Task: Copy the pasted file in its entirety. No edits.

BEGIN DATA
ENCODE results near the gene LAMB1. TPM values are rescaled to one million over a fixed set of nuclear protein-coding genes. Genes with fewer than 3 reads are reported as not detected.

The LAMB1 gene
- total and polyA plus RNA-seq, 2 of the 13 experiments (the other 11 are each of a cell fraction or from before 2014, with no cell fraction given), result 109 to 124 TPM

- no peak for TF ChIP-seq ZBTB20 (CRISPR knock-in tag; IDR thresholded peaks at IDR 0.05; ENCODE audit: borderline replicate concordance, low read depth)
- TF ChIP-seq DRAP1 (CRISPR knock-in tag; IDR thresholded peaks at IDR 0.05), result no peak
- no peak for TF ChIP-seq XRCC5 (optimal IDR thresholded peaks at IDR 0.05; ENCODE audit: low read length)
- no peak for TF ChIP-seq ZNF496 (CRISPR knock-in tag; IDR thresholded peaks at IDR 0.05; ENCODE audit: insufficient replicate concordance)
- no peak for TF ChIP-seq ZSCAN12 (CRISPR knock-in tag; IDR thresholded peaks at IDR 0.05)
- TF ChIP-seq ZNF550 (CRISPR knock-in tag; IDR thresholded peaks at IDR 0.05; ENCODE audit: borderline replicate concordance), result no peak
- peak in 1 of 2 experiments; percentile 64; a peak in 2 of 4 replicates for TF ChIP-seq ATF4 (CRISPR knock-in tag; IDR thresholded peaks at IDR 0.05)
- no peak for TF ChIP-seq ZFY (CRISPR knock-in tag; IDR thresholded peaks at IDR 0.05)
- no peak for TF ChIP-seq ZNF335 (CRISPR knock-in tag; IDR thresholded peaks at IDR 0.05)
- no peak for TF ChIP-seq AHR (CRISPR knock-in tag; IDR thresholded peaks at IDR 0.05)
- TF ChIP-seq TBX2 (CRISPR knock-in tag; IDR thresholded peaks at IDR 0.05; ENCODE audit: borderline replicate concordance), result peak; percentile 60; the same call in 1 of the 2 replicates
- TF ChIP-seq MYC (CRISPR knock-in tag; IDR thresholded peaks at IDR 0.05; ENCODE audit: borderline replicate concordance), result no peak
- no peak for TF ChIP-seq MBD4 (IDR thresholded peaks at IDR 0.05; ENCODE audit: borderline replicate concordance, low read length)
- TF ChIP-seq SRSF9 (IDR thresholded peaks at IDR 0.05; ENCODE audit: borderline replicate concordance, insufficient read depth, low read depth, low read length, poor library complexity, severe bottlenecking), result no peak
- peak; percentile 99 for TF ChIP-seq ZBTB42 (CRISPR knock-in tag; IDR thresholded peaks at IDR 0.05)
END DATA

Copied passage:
ENCODE results near the gene LAMB1. TPM values are rescaled to one million over a fixed set of nuclear protein-coding genes. Genes with fewer than 3 reads are reported as not detected.

The LAMB1 gene
- total and polyA plus RNA-seq, 2 of the 13 experiments (the other 11 are each of a cell fraction or from before 2014, with no cell fraction given), result 109 to 124 TPM

- no peak for TF ChIP-seq ZBTB20 (CRISPR knock-in tag; IDR thresholded peaks at IDR 0.05; ENCODE audit: borderline replicate concordance, low read depth)
- TF ChIP-seq DRAP1 (CRISPR knock-in tag; IDR thresholded peaks at IDR 0.05), result no peak
- no peak for TF ChIP-seq XRCC5 (optimal IDR thresholded peaks at IDR 0.05; ENCODE audit: low read length)
- no peak for TF ChIP-seq ZNF496 (CRISPR knock-in tag; IDR thresholded peaks at IDR 0.05; ENCODE audit: insufficient replicate concordance)
- no peak for TF ChIP-seq ZSCAN12 (CRISPR knock-in tag; IDR thresholded peaks at IDR 0.05)
- TF ChIP-seq ZNF550 (CRISPR knock-in tag; IDR thresholded peaks at IDR 0.05; ENCODE audit: borderline replicate concordance), result no peak
- peak in 1 of 2 experiments; percentile 64; a peak in 2 of 4 replicates for TF ChIP-seq ATF4 (CRISPR knock-in tag; IDR thresholded peaks at IDR 0.05)
- no peak for TF ChIP-seq ZFY (CRISPR knock-in tag; IDR thresholded peaks at IDR 0.05)
- no peak for TF ChIP-seq ZNF335 (CRISPR knock-in tag; IDR thresholded peaks at IDR 0.05)
- no peak for TF ChIP-seq AHR (CRISPR knock-in tag; IDR thresholded peaks at IDR 0.05)
- TF ChIP-seq TBX2 (CRISPR knock-in tag; IDR thresholded peaks at IDR 0.05; ENCODE audit: borderline replicate concordance), result peak; percentile 60; the same call in 1 of the 2 replicates
- TF ChIP-seq MYC (CRISPR knock-in tag; IDR thresholded peaks at IDR 0.05; ENCODE audit: borderline replicate concordance), result no peak
- no peak for TF ChIP-seq MBD4 (IDR thresholded peaks at IDR 0.05; ENCODE audit: borderline replicate concordance, low read length)
- TF ChIP-seq SRSF9 (IDR thresholded peaks at IDR 0.05; ENCODE audit: borderline replicate concordance, insufficient read depth, low read depth, low read length, poor library complexity, severe bottlenecking), result no peak
- peak; percentile 99 for TF ChIP-seq ZBTB42 (CRISPR knock-in tag; IDR thresholded peaks at IDR 0.05)